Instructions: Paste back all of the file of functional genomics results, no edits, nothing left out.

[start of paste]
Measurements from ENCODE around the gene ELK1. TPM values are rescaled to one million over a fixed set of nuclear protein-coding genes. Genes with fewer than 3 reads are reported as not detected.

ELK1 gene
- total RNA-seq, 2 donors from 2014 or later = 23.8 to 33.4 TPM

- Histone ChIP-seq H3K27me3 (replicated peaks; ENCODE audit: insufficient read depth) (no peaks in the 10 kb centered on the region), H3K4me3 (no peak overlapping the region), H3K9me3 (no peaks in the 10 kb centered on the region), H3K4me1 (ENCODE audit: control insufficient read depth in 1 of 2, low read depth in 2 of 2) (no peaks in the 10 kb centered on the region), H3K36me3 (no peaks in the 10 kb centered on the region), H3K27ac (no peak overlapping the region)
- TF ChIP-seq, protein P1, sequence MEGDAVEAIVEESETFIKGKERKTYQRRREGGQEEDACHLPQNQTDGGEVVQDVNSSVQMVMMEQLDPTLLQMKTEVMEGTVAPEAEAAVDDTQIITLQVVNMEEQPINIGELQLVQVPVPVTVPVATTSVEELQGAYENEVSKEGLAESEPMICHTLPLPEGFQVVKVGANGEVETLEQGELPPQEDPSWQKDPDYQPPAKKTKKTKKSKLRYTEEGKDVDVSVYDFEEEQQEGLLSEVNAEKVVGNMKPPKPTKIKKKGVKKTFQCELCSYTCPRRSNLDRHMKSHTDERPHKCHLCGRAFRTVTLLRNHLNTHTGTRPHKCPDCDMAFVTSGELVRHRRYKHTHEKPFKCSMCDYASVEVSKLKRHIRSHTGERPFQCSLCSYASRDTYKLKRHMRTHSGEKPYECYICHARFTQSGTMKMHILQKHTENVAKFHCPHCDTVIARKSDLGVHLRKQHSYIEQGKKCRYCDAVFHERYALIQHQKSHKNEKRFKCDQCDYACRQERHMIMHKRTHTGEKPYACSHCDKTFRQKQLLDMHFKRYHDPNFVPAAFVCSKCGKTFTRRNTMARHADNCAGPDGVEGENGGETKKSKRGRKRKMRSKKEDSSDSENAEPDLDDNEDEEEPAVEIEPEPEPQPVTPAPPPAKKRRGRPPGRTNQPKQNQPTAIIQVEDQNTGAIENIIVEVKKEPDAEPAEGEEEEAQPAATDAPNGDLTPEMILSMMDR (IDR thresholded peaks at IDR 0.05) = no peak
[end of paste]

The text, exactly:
Measurements from ENCODE around the gene ELK1. TPM values are rescaled to one million over a fixed set of nuclear protein-coding genes. Genes with fewer than 3 reads are reported as not detected.

ELK1 gene
- total RNA-seq, 2 donors from 2014 or later = 23.8 to 33.4 TPM

- Histone ChIP-seq H3K27me3 (replicated peaks; ENCODE audit: insufficient read depth) (no peaks in the 10 kb centered on the region), H3K4me3 (no peak overlapping the region), H3K9me3 (no peaks in the 10 kb centered on the region), H3K4me1 (ENCODE audit: control insufficient read depth in 1 of 2, low read depth in 2 of 2) (no peaks in the 10 kb centered on the region), H3K36me3 (no peaks in the 10 kb centered on the region), H3K27ac (no peak overlapping the region)
- TF ChIP-seq, protein P1, sequence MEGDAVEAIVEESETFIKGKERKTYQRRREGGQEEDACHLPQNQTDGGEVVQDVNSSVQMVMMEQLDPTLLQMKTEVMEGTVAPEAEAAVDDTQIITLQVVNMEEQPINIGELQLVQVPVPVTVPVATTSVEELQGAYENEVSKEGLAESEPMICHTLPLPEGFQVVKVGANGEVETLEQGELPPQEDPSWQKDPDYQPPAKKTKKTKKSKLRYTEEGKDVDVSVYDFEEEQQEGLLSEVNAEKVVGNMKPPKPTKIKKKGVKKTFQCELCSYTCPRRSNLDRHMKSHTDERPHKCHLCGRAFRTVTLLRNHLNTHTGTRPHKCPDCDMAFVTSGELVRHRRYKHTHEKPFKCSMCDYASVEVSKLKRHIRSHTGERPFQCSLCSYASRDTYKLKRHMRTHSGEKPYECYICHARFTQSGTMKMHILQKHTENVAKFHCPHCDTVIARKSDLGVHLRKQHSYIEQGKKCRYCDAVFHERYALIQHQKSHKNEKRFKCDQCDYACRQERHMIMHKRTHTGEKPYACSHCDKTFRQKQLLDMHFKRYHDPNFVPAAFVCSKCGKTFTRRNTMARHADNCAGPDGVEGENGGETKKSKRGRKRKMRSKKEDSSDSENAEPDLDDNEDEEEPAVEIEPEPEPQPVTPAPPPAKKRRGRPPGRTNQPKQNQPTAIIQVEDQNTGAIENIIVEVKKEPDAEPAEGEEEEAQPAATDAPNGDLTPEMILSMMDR (IDR thresholded peaks at IDR 0.05) = no peak